Anna Lisa Boni, secretary general, EUROCITIES, shares her thoughts on how Europe’s cities are getting smarter by sharing
Europe’s major cities are teaming up to make big savings. Through ‘lighthouse’ projects, such as Sharing Cities, cities can trial innovative technology and replicate results for other European cities to use.
The project, which is supported through EU funds via the Horizon 2020 programme, has created a knowledge network to enable exchange. Lighthouse cities Lisbon, London and Milan work alongside fellow cities Bordeaux, Burgas and Warsaw on digital, energy management and e-mobility solutions. Three years into the five-year project length, it is bringing results.
Lisbon, for example, has recently approved a PV installation in one of their historical buildings. Through Sharing Cities, Bordeaux, where 60% of buildings need retrofit – a measure that reduces inefficiencies in old structures, from installing solar panels and new heat systems to improving insulation – is now aiming to retrofit 9,000 dwellings per year for the next 40 years, making vast energy savings.
In Burgas, inspired by a project in Milan, ‘smart lamp posts’ use LED bulbs and a reactive dimming system to save over 50% of the energy used for street lighting. This means using less energy and allowing more money to be spent elsewhere. Sensors installed in the lamp posts also give the city information about noise levels and congestion patterns which can inform further urban developments. This is another idea that is spreading like wildfire across Europe, with the European Commission expecting to see 10 million of these lamp posts built by 2025.
In a similar vein, Warsaw has been inspired by examples from the Royal Borough of Greenwich in London, to launch a car sharing scheme this year, which will also add electric vehicles.
Connecting smarter cities throughout Europe
Within the Sharing Cities project, EUROCITIES is leading on replication and knowledge sharing, and we bring solid experience to the table. As a network, EUROCITIES has been actively engaged in and leading smart city projects for several years. We bring together over 140 major European cities, more than 40 of which are directly involved in the lighthouse projects.
This year EUROCITIES is chairing the lighthouse projects task force, of which Sharing Cities is one of 12 projects. In this role, together with the EU Innovation and Networks Executive Agency and the European Commission, EUROCITIES has been able to broaden the collaboration of the six cities of Sharing Cities and create meaningful exchanges with many other cities and stakeholders on how to replicate urban solutions.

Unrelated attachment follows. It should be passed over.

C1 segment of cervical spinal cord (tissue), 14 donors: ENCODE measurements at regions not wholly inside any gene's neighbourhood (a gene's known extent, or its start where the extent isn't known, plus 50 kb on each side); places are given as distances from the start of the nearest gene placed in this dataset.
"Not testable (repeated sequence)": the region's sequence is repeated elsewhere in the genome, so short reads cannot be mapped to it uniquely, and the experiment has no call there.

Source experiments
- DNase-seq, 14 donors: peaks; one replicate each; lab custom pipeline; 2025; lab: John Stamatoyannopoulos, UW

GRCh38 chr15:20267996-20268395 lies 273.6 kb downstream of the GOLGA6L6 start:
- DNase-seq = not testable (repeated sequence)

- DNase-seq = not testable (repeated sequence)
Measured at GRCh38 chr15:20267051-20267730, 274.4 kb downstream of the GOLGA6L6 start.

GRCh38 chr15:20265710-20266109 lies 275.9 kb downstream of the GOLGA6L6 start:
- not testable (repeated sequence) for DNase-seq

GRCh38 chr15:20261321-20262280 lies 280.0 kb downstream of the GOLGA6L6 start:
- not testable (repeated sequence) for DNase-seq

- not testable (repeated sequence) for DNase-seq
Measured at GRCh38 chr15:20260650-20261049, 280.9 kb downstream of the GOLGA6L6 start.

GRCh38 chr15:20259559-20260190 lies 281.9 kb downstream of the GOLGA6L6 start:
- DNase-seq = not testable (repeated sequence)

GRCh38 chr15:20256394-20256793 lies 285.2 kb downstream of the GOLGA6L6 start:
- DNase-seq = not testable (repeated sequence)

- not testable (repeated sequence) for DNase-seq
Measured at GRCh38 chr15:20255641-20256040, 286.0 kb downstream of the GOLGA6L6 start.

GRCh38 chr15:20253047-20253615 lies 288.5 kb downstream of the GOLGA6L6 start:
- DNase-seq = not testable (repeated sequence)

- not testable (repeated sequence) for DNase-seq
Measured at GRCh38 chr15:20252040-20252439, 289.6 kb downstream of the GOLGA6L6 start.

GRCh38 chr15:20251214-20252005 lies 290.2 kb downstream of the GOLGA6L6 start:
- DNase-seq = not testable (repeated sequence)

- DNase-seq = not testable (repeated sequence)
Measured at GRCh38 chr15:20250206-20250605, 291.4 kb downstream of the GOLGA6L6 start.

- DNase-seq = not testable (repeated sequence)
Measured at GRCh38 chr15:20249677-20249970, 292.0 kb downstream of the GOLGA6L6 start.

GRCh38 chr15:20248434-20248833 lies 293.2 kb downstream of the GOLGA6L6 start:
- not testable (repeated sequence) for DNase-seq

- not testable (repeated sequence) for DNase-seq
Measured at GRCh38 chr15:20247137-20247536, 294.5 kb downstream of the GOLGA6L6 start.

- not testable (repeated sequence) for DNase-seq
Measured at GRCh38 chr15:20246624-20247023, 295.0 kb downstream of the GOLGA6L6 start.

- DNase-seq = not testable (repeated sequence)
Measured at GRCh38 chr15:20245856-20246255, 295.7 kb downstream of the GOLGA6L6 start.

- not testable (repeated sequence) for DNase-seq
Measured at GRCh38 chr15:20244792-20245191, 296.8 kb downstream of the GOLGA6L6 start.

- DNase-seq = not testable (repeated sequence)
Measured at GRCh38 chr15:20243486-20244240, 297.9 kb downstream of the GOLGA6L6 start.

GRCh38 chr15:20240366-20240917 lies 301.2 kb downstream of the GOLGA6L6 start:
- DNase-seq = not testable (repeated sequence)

Munich, for example, is piloting a ‘virtual power plant’, so that residents can store solar energy generated on their rooftops and use a mobile app to sell it back to the grid during peak demand. This technology is now being put in the hands of EU citizens in many European cities. Funding from the European Commission helps cities share these technologies and experiences so that they can learn from each other, replicate successful solutions, create new governance models and encourage behavioural shift throughout Europe.
Action for future results
Horizon 2020, the EU’s research and innovation programme, has played a central role in creating space for cities to innovate and to make Europe more competitive. Ahead of the next seven-year cycle of the EU budget, it’s important that the added value of EU research and innovation, and how it relates to cities, is well understood.
Demonstration projects, such as the lighthouse projects that aim to trigger further innovation, increasingly integrate ICT, energy, mobility, social or cultural aspects, reflecting the way many challenges come together in cities. Involving cities as partners in designing the priorities of the EU’s next research and innovation programme is essential to reflect this, ensuring that future smart city, and other projects, are more effective.
Funding provided for the lighthouse projects has allowed the involvement of many more cities in research and innovation projects than previously. This has a direct benefit to people’s lives, and, through replication efforts, these benefits can reach cities and their citizens throughout Europe. The next EU budget should at least maintain the current level of investment in innovation through programmes like Horizon 2020, with a greater emphasis on capacity building in and between cities.
City governments facilitate local innovation eco-systems, by fostering collaboration between different stakeholders, institutions and users. Sharing Cities, for example, encourages collaboration with businesses and research institutes. Scaling up and replicating these efforts in future EU programmes will enhance the EU’s collective innovation capacity.
At EUROCITIES we advocate for a city-led and citizen focussed approach towards resource efficiency and a high level of public services facilitated by digital solutions. Every day cities are bringing results that matter to people. With the right empowerment, cities can help Europe deliver a smarter future.
EUROCITIES is the political platform for major European cities. We network the local governments of over 140 of Europe’s largest cities and more than 40 partner cities that between them govern some 130 million citizens across 39 countries.
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Anna Lisa Boni
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